I'm An Olympian. Here’s How Meditation Helped Me Tune Into My Body

When you’re busy with work, family, and life, making health a priority can sometimes seem impossible—too expensive, too time-consuming, too complicated. But in reality, every tiny step you take toward wellness makes a difference. That’s why mindbodygreen and Lorissa’s Kitchen are celebrating the #SmallWins that make healthy living attainable to anyone, anywhere. Here, an Olympic swimmer shares how she fits meditation into her schedule and why she’s a better athlete because of it.

During my peak training for swimming, I was often told to incorporate meditation practices into my daily routine, to structure my unstructured time. I was told it would not only improve my performance in the pool but also calm and strengthen my nervous system so I could have a mentally stable mind going into intense competitions.

“Meditate? Yeah, structuring that doesn’t really work for me.”

So I thought.

At the time, it was a struggle to sit quietly and meditate without any prompts. Having always been a coachable person, I expected more of a visualization exercise. I wanted to be coached—to be told what to do and how to do it.

The simple change that worked for me: meditation

Since then, I have absorbed that meditation is what you create it to be. This mental shift around the purpose of meditation was a life-changing #SmallWin. You choose how you want to reflect and restore. By exercising my power-of-choice muscle, I am able to take ownership of my #SmallWins in my very own way.

My meditation practice occurs wherever I energetically resonate in a given moment.

Here’s an example: I am driving along a beautiful cliff overlooking the vast ocean, and I have an hour to kill. Instead of picking up my phone to see what I can get done, I stop, drop, and meditate. I pull the car over to simply sit on the grass and relax without any technology or noise. I don’t need to do anything extraordinary except to just be.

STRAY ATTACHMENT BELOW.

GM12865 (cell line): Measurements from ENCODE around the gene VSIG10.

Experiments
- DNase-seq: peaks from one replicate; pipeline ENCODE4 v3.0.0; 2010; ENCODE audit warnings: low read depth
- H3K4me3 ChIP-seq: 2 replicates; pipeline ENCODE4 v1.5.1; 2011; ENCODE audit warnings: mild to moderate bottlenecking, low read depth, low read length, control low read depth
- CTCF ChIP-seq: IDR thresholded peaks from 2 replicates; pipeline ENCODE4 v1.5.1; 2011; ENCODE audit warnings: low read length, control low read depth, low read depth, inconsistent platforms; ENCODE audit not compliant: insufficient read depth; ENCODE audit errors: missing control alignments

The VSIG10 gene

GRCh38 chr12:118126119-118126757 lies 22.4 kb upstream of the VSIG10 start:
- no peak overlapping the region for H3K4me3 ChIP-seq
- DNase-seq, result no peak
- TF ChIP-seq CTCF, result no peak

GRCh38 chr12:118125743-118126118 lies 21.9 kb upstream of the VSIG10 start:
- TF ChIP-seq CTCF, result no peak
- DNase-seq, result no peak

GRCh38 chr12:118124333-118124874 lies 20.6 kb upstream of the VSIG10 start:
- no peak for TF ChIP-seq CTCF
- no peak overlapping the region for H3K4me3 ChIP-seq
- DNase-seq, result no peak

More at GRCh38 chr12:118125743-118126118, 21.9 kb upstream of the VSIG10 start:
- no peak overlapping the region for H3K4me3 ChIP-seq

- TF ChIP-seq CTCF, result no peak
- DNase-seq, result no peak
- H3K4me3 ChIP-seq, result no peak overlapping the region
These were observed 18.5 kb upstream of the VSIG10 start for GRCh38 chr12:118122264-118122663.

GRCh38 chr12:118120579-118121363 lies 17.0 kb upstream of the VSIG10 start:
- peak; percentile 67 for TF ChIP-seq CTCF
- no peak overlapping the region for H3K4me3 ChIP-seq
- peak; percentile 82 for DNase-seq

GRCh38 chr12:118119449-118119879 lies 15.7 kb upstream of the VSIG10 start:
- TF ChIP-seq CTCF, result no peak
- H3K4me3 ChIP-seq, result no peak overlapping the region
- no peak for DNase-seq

Meditation has helped me develop a better relationship with my body, and it reminds me to take care of it. This reminder, which takes no time, is a major #SmallWin; my body truly is my temple. By lying on a foam roller for 15 minutes upon waking to open up my back and hips, I feel centered. I become at peace with my mind and body in the early morning hours when I am preparing for the adrenaline rush that comes with a 6 a.m. workout.

Listening to my body also reminds me to fuel before my workout. By choosing nourishing meals and healthy snacks—like Lorissa’s Kitchen premium protein product—I feel strong and ready for any challenge. Starting my day with meditation and healthy proteins are #SmallWins that help ensure an energy-filled, positive day.

Make your own #SmallWin: Structure your unstructured time

Learning to structure my meditation has been a long road and a series of #SmallWins. Transitioning to the real world after being an Olympic athlete would not have been as easy without finding inner peace through meditation.

There is no perfect way to meditate. In fact, when you “try” too hard to meditate, it takes the intention out of the practice.

Regardless of how you choose to meditate, you should first get comfortable. I prefer to lie on my back on a hard surface with a prop such as a foam roller or block underneath my spine. I do this anywhere—a perk of keeping fitness toys in my car!

Then, set an intention. I often focus on my breath, as I tend to stop breathing when I feel pressure or stress. By doing this, I remain in the present and home in on the beautiful process of relaxation versus focusing on the unknown outcome of whatever I am feeling.

If I have time, I simply allow myself to be until I feel my nervous system calm and my heartbeat slow. If I have to be done by a certain time, I count my breaths and usually do around 50 slow inhales and exhales.

The main thing I realized through this process? Simple is best. Less is more. Find your happy place(s), and go there, regardless of whether it is your bathtub or a yoga studio. Structure your unstructured time.



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